2. Irrelevant or Useless articles are automatically removed from review – the overwhelming majority of news articles published every day are not relevant to making informed decisions about client risk.  Specifically, we estimate that of the millions of articles published every day, less than 0.8% have any value for on-boarding or periodic review. NLP removes over 99% of the noise from adverse media searches meaning that results returned are more relevant and likely to be of value.  
  1. Duplication is reduced and similar news is grouped into stories – similar articles are published every day by multiple outlets. Some are even syndicated, word-for-word copies flood news desks on multiple publications. NLP cuts through this noise, automatically discounting identical articles, and grouping similar articles about the same story into an easy to review collection. This further reduces the analyst burden.
  2. News articles can be grouped not just by keywords, but by phrases and complex combinations of linguistic patterns – going beyond simple keyword monitoring, NLP looks more deeply at the structure and patterns within news articles. This means groupings of topics are more accurate, resulting in better quality searches and data.
  1. Articles in other languages are automatically searched for, identified, and translated – NLP topic classification can be done in any language, provided there is sufficient source of ground truth from which to base its decisions on. Training these topic classifiers in over 15 global languages means that risk is identified no matter where the media article has been published. 

The Ripjar difference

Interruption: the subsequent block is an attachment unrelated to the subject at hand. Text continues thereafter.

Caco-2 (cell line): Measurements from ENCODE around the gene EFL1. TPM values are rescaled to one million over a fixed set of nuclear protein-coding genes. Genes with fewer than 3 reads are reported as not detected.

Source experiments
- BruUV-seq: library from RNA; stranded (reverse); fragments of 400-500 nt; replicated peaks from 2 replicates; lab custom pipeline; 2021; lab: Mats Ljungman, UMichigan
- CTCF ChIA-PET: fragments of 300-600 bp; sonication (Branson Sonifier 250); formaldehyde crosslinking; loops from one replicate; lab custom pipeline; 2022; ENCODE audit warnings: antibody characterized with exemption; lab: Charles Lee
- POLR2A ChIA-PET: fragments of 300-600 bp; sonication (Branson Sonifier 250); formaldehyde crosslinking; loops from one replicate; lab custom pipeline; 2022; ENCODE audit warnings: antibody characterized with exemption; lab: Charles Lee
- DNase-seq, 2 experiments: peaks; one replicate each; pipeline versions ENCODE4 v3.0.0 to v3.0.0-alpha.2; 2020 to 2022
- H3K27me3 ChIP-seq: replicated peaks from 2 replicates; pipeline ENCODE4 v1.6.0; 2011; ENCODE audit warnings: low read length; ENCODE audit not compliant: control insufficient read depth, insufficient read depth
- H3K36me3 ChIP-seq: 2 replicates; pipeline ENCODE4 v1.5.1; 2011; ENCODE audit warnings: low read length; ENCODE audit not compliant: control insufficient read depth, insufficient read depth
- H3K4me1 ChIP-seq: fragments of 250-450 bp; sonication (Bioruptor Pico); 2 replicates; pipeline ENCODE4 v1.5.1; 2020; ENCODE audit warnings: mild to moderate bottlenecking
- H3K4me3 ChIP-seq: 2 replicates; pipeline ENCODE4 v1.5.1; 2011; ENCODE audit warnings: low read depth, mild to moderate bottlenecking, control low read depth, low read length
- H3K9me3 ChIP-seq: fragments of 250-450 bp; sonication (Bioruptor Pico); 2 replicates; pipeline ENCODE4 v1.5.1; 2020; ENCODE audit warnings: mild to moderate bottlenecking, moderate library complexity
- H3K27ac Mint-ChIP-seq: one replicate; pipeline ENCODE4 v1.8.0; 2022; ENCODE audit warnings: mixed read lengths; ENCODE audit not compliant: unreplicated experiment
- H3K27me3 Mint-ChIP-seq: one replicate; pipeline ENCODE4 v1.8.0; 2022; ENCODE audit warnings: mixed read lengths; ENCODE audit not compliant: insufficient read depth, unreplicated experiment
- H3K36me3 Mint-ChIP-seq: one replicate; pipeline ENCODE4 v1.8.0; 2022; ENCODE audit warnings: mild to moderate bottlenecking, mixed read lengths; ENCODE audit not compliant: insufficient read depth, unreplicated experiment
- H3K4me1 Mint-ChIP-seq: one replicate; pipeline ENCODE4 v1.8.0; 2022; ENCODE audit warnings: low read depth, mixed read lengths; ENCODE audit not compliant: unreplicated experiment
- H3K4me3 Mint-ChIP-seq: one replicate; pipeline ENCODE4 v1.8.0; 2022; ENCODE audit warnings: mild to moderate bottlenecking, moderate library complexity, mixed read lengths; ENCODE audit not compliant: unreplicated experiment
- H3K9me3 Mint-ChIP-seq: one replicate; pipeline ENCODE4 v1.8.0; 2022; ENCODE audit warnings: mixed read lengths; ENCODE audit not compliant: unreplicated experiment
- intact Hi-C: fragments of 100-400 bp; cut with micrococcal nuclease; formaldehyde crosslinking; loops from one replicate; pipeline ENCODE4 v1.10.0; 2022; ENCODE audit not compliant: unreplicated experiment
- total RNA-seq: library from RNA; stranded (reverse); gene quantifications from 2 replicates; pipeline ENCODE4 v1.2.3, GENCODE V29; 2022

It is impressive to imagine the engineers who designed the monumental programme of flood defences after the great flood in 1927, who did it all without any advanced modelling and simulation software, let alone a pocket calculator. All they had was their ingenuity and a slide-rule. However, their engineering was able to tame ‘Big Muddy’, and make it safe for those living and working on it, while respecting the natural processes which put it there in the first place.  

We have combined state of the art NLP with Entity Resolution (see What is Entity Resolution?) to give intelligence analysts within financial institutions a world-leading adverse news capability. The colossal river of information that flows digitally around the world is measured not in gallons, but in terabytes. This torrent of information can be harnessed for many different purposes, including the effective screening of clients in financial services for risk and NLP is a critical tool in reducing the volume of this torrent to make it more efficient and effective to help institutions fight financial crime. 

If you’d like to learn more about our adverse media or negative news screening capabilities, please read the whitepaper here, or contact us for a demonstration.